I'm not really sure what point you or someone else is trying to make. In some cases you are telling me things I already now and in other cases you are just talking rubbish.


I am not denying the veracity of everything you say. But believe me, having to sit in the office til home time or being obliged to eat with the kids is of no importance to me whatsoever.

1) I've worked for ***holes in Thailand.
2) Office hours can be used productively.
3) I like mixing with/ spending time with the students.
4) I would prefer people not to speak English at me - I want to learn Japanese.

All in all, I'm easy-going and will just get on with it.
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JerkyBoy



Joined: 12 Jan 2012
Posts: 449

PostPosted: Mon Feb 18, 2013 2:41 pm    Post subject: Reply with quote

Mr_Monkey wrote:
Zero.


OK so I have my answer.
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Rob1209



Joined: 15 Jan 2012
Posts: 36

PostPosted: Mon Feb 18, 2013 2:46 pm    Post subject: Reply with quote

JerkyBoy wrote:
Mr_Monkey wrote:
Zero.


OK so I have my answer.


The good news is you can buy one here for 3,000Y (that's about 22 to you or me) that will.
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JerkyBoy



Joined: 12 Jan 2012
Posts: 449

PostPosted: Mon Feb 18, 2013 2:50 pm    Post subject: Reply with quote

Rob1209 wrote:
The good news is you can buy one here for 3,000Y (that's about 22 to you or me) that will.


Hoped as much.

That's about the same as what I paid for the Thai Samsung.

Easy enough to pick up a pre-paid (pay as you go) SIM is it? - or do you need to show your passport?
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kah5217



Joined: 29 Sep 2012
Posts: 267
Location: Ibaraki

PostPosted: Mon Feb 18, 2013 7:14 pm    Post subject: Reply with quote

My motorola v3x works in Japan, but that's if I'm using an international carrier like ekit.
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kathrynoh



Joined: 16 Jul 2009
Posts: 63

PostPosted: Mon Feb 18, 2013 8:02 pm    Post subject: Reply with quote

You might be able to get a prepaid SIM on a tourist visa. I was told flat out NO but other people have got them. I think it depends on where you go and how the sales person is feeling on the day. Once you have a work visa, should be fine. Some companies though will only give you a prepaid card if you buy the phone off them outright!
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JerkyBoy



Joined: 12 Jan 2012
Posts: 449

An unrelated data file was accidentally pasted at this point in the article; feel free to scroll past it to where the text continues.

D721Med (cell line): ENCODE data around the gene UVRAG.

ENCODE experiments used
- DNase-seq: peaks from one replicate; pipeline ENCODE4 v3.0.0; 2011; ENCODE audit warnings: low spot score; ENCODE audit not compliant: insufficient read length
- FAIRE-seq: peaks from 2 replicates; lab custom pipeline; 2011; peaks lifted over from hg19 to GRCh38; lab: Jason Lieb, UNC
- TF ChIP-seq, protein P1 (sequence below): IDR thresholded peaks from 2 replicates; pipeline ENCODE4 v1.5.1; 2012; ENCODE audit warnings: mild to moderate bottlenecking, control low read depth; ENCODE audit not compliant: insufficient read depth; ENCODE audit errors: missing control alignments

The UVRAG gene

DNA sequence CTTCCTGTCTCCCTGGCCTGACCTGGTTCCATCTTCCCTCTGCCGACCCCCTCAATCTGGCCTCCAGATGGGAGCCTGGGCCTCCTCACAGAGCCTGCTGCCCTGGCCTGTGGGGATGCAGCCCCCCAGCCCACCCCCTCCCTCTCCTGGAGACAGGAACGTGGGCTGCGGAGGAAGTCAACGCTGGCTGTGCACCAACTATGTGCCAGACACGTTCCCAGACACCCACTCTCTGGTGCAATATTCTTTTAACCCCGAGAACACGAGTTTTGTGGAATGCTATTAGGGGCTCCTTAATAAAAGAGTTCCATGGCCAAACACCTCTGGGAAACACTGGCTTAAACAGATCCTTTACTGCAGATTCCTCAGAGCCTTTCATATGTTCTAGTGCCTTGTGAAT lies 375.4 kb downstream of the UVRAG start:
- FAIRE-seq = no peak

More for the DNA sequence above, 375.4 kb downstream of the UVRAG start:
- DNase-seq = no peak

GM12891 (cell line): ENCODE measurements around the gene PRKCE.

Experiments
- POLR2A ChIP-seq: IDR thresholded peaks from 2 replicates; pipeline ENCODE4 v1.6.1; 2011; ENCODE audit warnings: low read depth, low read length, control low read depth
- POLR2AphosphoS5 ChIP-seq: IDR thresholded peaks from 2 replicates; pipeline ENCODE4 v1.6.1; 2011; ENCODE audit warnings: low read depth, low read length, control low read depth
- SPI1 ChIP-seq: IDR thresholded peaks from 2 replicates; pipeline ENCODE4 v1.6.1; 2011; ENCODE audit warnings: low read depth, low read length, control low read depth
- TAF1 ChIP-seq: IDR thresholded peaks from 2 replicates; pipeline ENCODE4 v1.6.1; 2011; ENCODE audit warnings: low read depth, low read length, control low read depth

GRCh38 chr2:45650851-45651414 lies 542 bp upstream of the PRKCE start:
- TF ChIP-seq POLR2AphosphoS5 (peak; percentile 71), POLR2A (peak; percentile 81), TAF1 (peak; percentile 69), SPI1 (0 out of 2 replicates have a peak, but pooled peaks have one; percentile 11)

PostPosted: Tue Feb 19, 2013 9:06 am    Post subject: Reply with quote

kathrynoh wrote:
You might be able to get a prepaid SIM on a tourist visa. I was told flat out NO but other people have got them. I think it depends on where you go and how the sales person is feeling on the day. Once you have a work visa, should be fine. Some companies though will only give you a prepaid card if you buy the phone off them outright!


This is a real pain!

How are you meant to deal with prospective employers if you're not contactable??
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rtm



Joined: 13 Apr 2007
Posts: 565
Location: US

PostPosted: Tue Feb 19, 2013 9:24 am    Post subject: Reply with quote

JerkyBoy wrote:

This is a real pain!

How are you meant to deal with prospective employers if you're not contactable??


I think the short answer is "you're not meant to" Wink -- since the gov doesn't really want people coming over on tourist visas looking for work in the first place.

As for a prepaid phone/SIM, you're supposed to be a resident (with proper documentation) in order to get one. You might find a shop employee who doesn't know that, and sells you one anyway, but the chances of that probably aren't extremely high (but greater than zero).

However, another option is to rent a phone. Rental phones are available at international airports -- you can pick one up when you arrive. They are somewhat expensive, but at least you would have a number.
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JerkyBoy



Joined: 12 Jan 2012
Posts: 449

PostPosted: Tue Feb 19, 2013 9:29 am    Post subject: Reply with quote

rtm wrote:
I think the short answer is "you're not meant to" Wink -- since the gov doesn't really want people coming over on tourist visas looking for work in the first place.


Oh yeah.

There's always email I suppose. Don't call me, I'll call you.

rtm wrote:
However, another option is to rent a phone. Rental phones are available at international airports -- you can pick one up when you arrive. They are somewhat expensive, but at least you would have a number.


True but I can't waste money.
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rtm



Joined: 13 Apr 2007
Posts: 565
Location: US

PostPosted: Tue Feb 19, 2013 9:37 am    Post subject: Reply with quote

JerkyBoy wrote:

Oh yeah.

There's always email I suppose. Don't call me, I'll call you.

If you really want to have a local number, you could get one via, e.g., Skype or Google Voice, and use it at a computer (Internet cafe, hostel, or your mobile if it has wifi).